The AirThings Wave Plus would have likely been our top choice in indoor air quality monitors if it included particulate matter readings. It doesn’t, but it does detect radon, something no other recommendation on our list can do. In addition to radon, the AirThings Wave Plus measures carbon dioxide and VOC levels and temperature, humidity, and air pressure. Like the Awair Element, the AirThings app allows you to track historical data, with pollen data from official sources near your location, too. It also supports IFTTT as well.
- AWARD-WINNING: Wave Plus is an award-winning smart indoor air quality monitor with radon detection. (Time magazine's Best Inventions 2019; CES Innovation Award - Honouree 2019)
- RELIABLE RADON RESULTS: As radon levels fluctuate daily, continuous long-term measuring is necessary. Airthings Wave Plus measures radon accurately and reliably
- CLEAN AIR SENSORS: Radon, Carbon Dioxide (CO2), toxins and chemicals (Total VOCs), humidity, temperature and air pressure sensors allow you to gain full visibility into six key indoor air factors
- EASY AND CLEAR RESULTS: Connect via Bluetooth to the Airthings App or log in to the Airthings Dashboard online for detailed insights into your air
- POLLEN LEVELS : Live and local pollen data right in your Airthings App
- EASY: Simply wave in front of the device to receive a color-coded visual indication of the overall air quality: Green (Good), Yellow (Fair), Red (Poor)
- SMART HOME INTEGRATION: Airthings Wave Plus works seamlessly with Alexa, Google Assistant and IFTTT (if this then that)
Price current as of October 7, 2021
Best Portable Option – Huma-i HI-150
Huma-i gets on our list for its innovative design with the HI-150, which is portable and usable both indoors and out. While it doesn’t have a companion app, all its measurements, including PM2.5 and PM10 particulate matter, carbon dioxide and VOC levels, and temperature readings, are displayed on the screen, either for current readings or a graph of historical readings. The HI-150 can fit in your pocket and has an internal built-in battery.
- REAL-TIME AIR QUALITY MEASURE - Monitor air quality with the touch of a button, measuring levels of CO2, Volatile Organic Compounds (VOC), and Particle Matter ((PM2.5 & PM10). Also measure temperature and humidity in your surroundings.
- PORTABILITY - With pocket-sized portability, take the Huma-i with you at all times to measure the quality of air around you. Great for both indoor and outdoor environments.
- ADVANCED FAN & SENSORS – The Huma-i has a built-in fan to quickly draw in ambient air to allow real-time measurements
- EASY OF USE - Easily read real time air quality results in graph mode or Icon mode through the OLED display by toggling a one touch button. And easily view the Status LED lights that lets you quickly know the status of CO2, VOC, and particle matter.
- DURABLE & STYLISH - Sturdy and designed focused outer casing looks great while protecting your Huma-i device. Have peace of mind when carrying your Huma-i device during your activities.
Price current as of October 7, 2021
The Best Outdoor Air Quality Monitors
Allergy sufferers and those with breathing difficulties might find an outdoor air quality monitor useful. These devices measure common outdoor pollutants, and in some cases, your data is shared publicly (with your consent) to help others around you determine air quality. Some outdoor air quality monitors can also be used indoors; however, we recommend you purchase an air quality monitor intended for indoor use. They typically measure pollutants found in the home that aren’t typically found outdoors.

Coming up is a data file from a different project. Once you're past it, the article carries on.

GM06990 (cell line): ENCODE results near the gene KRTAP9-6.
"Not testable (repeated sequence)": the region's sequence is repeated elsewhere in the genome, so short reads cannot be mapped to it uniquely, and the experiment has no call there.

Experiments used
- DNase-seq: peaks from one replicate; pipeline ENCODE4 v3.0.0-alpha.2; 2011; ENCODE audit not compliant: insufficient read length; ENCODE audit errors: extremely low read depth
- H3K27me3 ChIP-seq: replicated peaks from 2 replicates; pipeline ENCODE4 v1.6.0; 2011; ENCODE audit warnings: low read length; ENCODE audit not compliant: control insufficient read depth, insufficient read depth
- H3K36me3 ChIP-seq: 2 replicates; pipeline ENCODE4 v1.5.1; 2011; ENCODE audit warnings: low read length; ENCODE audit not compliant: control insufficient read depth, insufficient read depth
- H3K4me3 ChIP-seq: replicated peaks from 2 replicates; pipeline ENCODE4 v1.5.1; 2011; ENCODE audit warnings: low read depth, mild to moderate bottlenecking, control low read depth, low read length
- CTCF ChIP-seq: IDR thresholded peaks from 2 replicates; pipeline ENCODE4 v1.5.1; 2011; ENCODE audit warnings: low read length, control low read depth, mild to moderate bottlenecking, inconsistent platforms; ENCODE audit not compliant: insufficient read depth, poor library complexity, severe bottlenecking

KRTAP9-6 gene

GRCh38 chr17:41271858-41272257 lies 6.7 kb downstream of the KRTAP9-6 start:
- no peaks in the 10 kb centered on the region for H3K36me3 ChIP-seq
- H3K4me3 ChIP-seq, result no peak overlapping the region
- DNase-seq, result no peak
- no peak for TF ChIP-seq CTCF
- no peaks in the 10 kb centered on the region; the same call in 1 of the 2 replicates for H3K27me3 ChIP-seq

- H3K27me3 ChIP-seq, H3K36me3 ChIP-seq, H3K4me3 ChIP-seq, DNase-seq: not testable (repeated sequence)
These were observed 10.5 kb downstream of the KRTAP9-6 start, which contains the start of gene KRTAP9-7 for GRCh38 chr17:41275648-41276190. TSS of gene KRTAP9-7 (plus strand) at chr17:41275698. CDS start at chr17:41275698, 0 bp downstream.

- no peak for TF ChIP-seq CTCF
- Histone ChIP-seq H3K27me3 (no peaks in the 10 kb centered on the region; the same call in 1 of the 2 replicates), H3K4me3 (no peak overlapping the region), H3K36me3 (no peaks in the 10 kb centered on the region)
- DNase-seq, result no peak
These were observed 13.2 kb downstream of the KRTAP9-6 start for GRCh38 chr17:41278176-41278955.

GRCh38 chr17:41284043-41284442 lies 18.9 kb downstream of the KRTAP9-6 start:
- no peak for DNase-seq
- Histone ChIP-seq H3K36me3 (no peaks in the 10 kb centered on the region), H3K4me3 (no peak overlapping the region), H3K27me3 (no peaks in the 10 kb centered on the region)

Best Overall – Davis Instruments AirLink
Davis’ AirLink air quality monitor doesn’t measure carbon dioxide or VOCs but is one of the few monitors out there to detect PM1 particulate matter. PM1 is especially dangerous as it is small enough to penetrate the bloodstream even further and is difficult to disperse. While the AirLink can be used inside, we recommend one of our internal air quality monitors instead because they’re able to measure much more than just particulate matter. Do keep in mind that you need a WeatherLink Live access point to use the AirLink, which comes with either the Vantage Vue or Vantage Pro2 weather station.
- Global Air Quality Indices: Choose from a growing list including US, Canada, Mexico, China, EU, UK, Australia, India, and South Korea.
- Real Time Readings: See updates on your phone and computer every minute.
- Wi-Fi Connected: Easily connect AirLink to your Wi-Fi network to send data to the Davis Cloud.
- Accurate: Measures particulates as small as 0.3 micrometers with an accuracy of +/-10 micrograms per cubic meter in concentrations.
- Pair with a weather station: Use multiple AirLinks as stand-alone sensors or easily merge with your Davis weather station.
Price current as of October 6, 2021
Best Low-Cost Option – Ecowitt WH0290
Ecowitt is the company behind the manufacture of Ambient Weather stations (outside the US, Ambient’s stations are manufactured and sold by Ecowitt). However, some of Ecowitt’s products are available on Amazon, where Ambient Weather doesn’t rebrand the product for US sale. The WH0290 PM2.5 air quality monitor is one of those devices. It only can detect PM2.5 pollutants, which is a big downside, but if you’re in a pinch budget-wise — it’s one of the cheapest and most reliable options.